Award Snub: Neither Portman nor Owen winning the Best Supporting Oscar in their respective categories. A bit of a surprise, given that they each nailed the Golden Globe and the Globes tend to be a preview of the Academy Awards.
The cybersex scene between Dan and an unwitting Larry.
To say nothing of Larry and Anna's subsequent awkward meeting in the aquarium the next day. Anna realises he's been pranked and finds it Actually Pretty Funny, while Larry is at first in complete denial that he wasn't really talking to a woman.
Magnificent Bastard: Larry. Essentially engineers his and Anna's reconciliation, as well as Alice and Dan breaking up for good by blackmailing Anna into sex — he bluntly admits that he did this for the sole purpose of fucking with Dan — and later telling Dan that he slept with Alice as well. Sure enough, Dan reacts exactly as Larry predicted — he can't deal with either revelation and his relationships with both women end. Larry gets his wife back, Alice moves on with her life, and Dan is left alone and dejected.
She Really Can Act: An odd example. Julia Roberts was considered the weakest of the four leads in anticipation of the film. Although she had an Oscar win for Erin Brockovich, she was heavily typecast as The Ingenue in romantic comedies. Here she's slightly against type - Jane for instance would be the role more within type for her - and she was given lots of praise. Anna is considered one of her more underrated roles.
Strangled by the Red String: The film does this with the pairings, thanks to multiple time skips that don't fill in the blanks. Dan decides he's in love with Anna after one kiss. Anna gives Dan the brush-off. . .but the next scene has them confessing to their respective partners that they've been having an affair for over a year. Anna reassures Dan of her love for him despite having slept with Larry. . .the next scene reveals that she went back to Larry. Alice rebuffs Larry. . .but Larry is later seen taunting Dan about having slept with her. Dan is depressed over Anna leaving him. . .the next scene is of him and Alice in bed, having reconciled and all we get to explain this is a brief flashback of him tracking her down at the strip club. It gets jarring.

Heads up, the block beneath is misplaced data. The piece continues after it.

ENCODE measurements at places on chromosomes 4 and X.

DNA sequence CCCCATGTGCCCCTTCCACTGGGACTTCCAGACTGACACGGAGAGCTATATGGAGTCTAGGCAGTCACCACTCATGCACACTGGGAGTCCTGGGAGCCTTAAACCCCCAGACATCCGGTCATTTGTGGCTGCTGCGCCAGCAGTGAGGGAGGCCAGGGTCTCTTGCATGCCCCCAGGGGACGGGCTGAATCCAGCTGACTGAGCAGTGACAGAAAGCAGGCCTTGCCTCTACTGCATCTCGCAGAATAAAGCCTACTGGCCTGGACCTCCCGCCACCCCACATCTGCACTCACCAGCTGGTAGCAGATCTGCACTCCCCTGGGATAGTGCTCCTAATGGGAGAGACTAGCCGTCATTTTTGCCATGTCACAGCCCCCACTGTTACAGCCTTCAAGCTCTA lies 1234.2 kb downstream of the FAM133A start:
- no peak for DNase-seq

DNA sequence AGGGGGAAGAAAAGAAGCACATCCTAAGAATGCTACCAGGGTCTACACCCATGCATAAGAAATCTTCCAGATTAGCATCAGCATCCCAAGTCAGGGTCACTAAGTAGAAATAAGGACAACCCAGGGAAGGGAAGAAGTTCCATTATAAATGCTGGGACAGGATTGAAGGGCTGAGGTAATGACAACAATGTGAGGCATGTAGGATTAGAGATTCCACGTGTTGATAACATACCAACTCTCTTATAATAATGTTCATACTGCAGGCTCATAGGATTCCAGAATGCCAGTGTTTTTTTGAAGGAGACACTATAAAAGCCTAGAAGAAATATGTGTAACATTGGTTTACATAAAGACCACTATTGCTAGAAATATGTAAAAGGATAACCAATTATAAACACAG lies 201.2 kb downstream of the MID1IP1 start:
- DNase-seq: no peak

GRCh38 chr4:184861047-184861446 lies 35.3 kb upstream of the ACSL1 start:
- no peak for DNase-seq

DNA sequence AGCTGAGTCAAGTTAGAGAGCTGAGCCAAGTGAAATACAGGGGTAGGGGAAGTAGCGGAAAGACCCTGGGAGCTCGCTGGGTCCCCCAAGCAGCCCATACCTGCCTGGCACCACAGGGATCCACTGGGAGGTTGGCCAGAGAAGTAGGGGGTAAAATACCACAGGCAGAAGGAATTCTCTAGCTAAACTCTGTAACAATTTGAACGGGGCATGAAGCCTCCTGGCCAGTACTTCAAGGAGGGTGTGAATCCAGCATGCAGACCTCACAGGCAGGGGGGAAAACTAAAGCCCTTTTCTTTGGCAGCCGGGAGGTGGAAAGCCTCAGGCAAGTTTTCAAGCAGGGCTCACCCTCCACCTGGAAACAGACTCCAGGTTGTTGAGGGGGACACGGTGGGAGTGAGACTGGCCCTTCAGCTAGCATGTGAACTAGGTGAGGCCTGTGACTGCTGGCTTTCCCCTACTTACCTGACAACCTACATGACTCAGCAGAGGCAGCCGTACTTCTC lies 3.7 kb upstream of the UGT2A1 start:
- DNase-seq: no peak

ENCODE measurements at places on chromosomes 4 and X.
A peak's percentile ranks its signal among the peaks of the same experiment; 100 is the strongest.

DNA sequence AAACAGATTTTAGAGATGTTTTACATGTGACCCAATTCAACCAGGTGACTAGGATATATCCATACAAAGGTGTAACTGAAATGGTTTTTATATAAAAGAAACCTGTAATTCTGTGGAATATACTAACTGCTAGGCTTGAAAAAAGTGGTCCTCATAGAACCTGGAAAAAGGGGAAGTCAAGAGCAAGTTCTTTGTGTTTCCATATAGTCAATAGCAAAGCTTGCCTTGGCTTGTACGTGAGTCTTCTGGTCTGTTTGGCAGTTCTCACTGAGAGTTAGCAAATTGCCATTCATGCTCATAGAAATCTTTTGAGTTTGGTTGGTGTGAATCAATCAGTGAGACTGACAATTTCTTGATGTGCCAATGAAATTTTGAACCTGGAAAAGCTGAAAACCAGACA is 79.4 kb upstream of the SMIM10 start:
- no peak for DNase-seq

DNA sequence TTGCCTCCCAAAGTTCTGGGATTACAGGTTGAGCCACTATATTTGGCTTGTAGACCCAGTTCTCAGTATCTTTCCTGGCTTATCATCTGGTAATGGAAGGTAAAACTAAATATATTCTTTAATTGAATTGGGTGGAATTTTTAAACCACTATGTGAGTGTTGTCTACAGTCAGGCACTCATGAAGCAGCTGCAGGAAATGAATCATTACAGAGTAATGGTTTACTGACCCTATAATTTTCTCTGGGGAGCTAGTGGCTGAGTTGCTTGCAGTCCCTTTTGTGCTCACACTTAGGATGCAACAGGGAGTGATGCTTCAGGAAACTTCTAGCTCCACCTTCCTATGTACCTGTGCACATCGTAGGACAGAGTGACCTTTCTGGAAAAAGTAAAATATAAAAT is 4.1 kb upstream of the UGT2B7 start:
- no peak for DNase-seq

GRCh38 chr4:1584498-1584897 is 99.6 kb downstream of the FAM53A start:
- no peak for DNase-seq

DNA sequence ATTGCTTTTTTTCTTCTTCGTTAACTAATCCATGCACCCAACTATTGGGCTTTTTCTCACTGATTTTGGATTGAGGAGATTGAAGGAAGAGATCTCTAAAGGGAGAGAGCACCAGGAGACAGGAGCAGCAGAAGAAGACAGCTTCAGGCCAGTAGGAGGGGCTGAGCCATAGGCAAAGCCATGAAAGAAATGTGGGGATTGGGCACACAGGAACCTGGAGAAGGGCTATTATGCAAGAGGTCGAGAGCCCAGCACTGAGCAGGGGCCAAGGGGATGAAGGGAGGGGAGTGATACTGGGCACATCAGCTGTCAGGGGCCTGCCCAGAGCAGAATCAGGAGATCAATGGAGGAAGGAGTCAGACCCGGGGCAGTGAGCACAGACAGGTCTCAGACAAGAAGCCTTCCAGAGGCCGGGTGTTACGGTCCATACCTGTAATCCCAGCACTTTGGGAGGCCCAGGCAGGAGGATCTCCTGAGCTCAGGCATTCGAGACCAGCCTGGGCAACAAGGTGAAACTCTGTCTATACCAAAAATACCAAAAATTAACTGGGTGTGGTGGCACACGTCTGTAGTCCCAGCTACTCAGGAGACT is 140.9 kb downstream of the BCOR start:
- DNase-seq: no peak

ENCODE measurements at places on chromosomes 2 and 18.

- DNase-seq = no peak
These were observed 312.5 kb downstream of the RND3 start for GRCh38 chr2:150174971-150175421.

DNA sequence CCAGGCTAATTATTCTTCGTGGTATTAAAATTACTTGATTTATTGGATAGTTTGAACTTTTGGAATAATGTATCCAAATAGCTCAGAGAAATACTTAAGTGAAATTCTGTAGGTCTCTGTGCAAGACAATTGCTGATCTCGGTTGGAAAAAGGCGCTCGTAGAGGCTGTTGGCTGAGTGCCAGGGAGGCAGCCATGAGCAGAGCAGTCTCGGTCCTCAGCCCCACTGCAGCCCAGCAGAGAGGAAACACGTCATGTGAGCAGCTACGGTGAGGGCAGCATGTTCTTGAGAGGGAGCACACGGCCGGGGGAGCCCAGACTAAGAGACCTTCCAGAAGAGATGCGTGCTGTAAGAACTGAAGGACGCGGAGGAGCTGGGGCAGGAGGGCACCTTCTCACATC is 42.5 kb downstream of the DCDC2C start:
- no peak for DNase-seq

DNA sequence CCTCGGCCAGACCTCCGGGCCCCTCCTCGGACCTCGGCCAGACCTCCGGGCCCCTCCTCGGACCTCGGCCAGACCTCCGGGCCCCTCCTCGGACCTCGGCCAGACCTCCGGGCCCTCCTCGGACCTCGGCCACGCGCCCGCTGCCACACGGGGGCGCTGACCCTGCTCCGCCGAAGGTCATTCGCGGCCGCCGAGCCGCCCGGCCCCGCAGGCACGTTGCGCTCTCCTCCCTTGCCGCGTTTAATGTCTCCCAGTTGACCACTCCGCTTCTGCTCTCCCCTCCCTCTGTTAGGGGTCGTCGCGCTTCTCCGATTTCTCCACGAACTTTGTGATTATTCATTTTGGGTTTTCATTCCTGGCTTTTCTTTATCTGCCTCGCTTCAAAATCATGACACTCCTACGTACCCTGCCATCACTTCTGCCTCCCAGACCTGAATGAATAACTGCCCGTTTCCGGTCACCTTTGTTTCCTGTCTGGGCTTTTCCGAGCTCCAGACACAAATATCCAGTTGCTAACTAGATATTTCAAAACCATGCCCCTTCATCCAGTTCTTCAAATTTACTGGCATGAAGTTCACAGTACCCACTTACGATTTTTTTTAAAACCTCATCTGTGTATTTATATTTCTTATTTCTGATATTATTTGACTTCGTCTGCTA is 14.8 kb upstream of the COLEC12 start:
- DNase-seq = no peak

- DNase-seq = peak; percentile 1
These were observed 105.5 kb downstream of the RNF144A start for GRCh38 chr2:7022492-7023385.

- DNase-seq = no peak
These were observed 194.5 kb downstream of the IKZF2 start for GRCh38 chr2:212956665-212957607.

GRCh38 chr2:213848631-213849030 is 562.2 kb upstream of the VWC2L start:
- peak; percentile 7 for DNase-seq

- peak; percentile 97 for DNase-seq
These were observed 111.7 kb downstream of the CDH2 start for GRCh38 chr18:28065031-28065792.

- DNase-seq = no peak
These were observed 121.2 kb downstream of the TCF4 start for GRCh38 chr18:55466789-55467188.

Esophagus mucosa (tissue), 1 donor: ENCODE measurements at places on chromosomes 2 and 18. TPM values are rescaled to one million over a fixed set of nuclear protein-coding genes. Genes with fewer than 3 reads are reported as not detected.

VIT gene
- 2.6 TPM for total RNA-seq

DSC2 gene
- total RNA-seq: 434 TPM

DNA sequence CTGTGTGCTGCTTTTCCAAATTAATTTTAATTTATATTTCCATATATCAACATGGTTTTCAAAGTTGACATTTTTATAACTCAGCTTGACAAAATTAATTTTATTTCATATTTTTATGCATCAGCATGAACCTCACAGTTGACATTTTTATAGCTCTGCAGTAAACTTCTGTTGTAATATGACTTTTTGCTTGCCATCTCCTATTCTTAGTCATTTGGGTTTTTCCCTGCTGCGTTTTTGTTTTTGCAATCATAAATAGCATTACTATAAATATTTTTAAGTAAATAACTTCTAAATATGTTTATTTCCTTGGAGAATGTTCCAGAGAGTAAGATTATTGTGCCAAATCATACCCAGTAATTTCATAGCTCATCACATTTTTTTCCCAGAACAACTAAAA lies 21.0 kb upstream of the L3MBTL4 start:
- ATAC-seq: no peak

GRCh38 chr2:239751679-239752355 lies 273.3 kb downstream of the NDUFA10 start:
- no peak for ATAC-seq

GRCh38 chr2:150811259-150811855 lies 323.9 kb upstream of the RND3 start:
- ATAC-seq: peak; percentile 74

Tearjerker: The fights between the respective couples regarding their infidelity are brutally realistic and quite uncomfortable for anyone who's been in the same situation.
Tear Jerker: Pretty much the entire album, but especially the last four songs, which are some of the bleakest musical recordings in history. More than one person has described the lyrics on the album as "suicide notes set to music."